A drug probe uncovered evidence that dozens of Air Force officers assigned to the strategic missile force conspired to cheat on proficiency tests, which has provoked a new investigation into the status of the command that controls the nation's land-based nuclear deterrent.

"Earlier today, Secretary of the Air Force Deborah Lee James briefed [Defense Secretary Chuck Hagel] on allegations that several dozen ICBM officers cheated on their proficiency tests," Pentagon spokesman Rear Adm. John Kirby said. "He asked Secretary James to update him regularly on these investigations, and to make the health of the ICBM force a top priority. Having just returned from visiting with ICBM officers in Wyoming, Secretary Hagel understands the importance of their mission and the necessity that it be executed according to the highest standards of professionalism. He will be following the issue closely."

The 34 officers implicated in the cheating scandal are stationed at Malmstrom Air Force Base in Montana, home of "150 missiles, providing strategic [nuclear] deterrence for the nation as the wing has continuously done since 1962 -- remaining America's 'Ace in the Hole'," according to a Malmstrom fact sheet.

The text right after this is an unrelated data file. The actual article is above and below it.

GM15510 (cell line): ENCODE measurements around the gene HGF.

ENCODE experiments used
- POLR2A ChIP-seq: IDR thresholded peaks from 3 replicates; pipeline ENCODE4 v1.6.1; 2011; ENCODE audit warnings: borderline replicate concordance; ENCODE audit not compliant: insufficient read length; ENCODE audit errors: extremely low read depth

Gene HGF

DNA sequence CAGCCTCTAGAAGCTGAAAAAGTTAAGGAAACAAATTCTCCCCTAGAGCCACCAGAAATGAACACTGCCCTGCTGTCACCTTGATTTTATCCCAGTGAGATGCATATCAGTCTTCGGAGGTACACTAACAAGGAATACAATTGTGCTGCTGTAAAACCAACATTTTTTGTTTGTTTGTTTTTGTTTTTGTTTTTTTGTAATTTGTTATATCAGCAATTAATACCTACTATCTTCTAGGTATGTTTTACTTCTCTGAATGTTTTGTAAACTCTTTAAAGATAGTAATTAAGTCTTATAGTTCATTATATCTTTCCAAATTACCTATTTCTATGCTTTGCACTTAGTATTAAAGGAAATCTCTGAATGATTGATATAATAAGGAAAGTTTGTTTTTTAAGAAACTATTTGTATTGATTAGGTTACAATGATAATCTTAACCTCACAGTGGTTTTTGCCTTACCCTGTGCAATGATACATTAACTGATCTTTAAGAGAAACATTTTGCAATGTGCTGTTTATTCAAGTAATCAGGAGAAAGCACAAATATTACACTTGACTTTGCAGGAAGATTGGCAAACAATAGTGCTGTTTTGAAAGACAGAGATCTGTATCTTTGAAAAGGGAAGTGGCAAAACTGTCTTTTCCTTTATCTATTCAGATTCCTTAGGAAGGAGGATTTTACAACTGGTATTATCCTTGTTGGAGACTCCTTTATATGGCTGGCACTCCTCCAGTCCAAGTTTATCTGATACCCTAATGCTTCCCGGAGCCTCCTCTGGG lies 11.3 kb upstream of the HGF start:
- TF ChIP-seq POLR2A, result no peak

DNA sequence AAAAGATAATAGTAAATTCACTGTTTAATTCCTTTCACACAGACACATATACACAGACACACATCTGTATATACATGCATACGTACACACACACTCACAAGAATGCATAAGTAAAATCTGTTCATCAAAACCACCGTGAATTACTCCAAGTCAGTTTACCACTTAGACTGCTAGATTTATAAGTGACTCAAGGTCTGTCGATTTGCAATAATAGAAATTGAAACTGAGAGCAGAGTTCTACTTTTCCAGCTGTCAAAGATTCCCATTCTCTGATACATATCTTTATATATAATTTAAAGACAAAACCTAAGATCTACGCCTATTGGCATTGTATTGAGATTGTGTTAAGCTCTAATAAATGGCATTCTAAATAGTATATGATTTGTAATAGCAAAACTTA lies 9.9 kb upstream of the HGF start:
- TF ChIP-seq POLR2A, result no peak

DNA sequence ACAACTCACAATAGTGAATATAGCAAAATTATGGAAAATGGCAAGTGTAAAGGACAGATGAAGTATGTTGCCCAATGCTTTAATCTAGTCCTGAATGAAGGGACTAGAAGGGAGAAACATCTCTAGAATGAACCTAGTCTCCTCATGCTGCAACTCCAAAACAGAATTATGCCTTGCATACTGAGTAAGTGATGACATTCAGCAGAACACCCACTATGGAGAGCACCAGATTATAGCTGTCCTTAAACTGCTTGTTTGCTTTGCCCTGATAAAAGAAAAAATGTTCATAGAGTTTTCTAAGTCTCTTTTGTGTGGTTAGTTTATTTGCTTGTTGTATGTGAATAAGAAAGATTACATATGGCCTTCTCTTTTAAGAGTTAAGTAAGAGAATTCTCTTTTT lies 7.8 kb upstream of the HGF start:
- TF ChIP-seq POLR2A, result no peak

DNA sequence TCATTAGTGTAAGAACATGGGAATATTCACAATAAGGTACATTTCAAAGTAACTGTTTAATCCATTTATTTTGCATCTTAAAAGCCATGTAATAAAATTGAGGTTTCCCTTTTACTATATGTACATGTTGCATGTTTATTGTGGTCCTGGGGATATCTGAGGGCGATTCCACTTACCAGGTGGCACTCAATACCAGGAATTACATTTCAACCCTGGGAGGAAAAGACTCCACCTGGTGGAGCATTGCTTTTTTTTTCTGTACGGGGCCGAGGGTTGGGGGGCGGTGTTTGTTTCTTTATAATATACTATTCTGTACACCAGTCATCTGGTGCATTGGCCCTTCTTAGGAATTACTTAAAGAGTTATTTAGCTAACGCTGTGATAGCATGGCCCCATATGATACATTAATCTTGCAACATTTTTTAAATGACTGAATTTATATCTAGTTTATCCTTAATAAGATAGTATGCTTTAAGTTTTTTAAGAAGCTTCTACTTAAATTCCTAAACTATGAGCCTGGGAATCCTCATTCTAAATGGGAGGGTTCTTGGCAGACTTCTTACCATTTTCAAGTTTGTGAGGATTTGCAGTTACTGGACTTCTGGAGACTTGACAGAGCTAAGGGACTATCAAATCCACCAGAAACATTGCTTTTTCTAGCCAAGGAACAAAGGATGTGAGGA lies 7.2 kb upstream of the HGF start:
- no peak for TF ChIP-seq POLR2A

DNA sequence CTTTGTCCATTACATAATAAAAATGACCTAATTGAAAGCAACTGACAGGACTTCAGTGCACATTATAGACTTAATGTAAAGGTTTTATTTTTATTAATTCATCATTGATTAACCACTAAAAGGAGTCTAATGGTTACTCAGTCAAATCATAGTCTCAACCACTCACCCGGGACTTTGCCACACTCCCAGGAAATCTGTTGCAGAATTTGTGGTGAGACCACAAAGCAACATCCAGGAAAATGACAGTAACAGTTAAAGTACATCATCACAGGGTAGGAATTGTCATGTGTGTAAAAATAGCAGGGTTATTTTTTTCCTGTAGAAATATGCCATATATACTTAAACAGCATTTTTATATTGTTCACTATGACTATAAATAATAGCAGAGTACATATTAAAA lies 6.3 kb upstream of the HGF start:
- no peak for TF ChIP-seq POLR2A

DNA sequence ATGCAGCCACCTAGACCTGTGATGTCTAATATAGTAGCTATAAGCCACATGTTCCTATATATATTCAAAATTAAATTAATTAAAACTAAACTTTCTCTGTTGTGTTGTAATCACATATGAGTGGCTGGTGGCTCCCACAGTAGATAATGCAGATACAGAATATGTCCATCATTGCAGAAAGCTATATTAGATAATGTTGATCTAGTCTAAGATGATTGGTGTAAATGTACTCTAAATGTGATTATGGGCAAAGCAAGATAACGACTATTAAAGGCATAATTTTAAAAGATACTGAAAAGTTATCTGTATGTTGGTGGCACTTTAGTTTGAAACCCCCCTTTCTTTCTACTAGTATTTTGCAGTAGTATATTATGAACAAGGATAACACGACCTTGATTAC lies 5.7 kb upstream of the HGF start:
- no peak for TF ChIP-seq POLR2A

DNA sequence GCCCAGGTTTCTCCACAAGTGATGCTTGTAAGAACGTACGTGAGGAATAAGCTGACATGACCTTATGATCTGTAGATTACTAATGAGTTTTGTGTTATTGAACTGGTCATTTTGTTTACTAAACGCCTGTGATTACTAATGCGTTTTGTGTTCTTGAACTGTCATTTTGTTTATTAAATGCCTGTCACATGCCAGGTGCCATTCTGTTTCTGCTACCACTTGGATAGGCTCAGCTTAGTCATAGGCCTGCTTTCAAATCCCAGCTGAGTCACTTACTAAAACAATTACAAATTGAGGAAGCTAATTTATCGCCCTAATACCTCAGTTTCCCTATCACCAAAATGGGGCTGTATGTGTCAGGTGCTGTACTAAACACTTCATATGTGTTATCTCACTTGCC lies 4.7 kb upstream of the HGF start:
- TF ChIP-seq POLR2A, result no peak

"The certification test was a monthly launch officer proficiency test. One missile officer texted answers to the monthly test to 16 other officers. Air Force investigators found out that an additional 17 missile officers knew about the cheating and didn't take part, but failed to report it," as Defense Tech explained.

"Air Force investigators discovered the cheating ring while investigating a [separate] drug scandal that has implicated 11 individuals across six bases in the Air Force," Defense Tech also noted.

In October, the commander of the Air Force's missile force was relieved of his command for "conduct unbecoming of an officer" after he "boozed, fraternized with 'hot women' and disrespected his hosts during an official visit to Russia this year," according to a CNN summary of an inspector general report.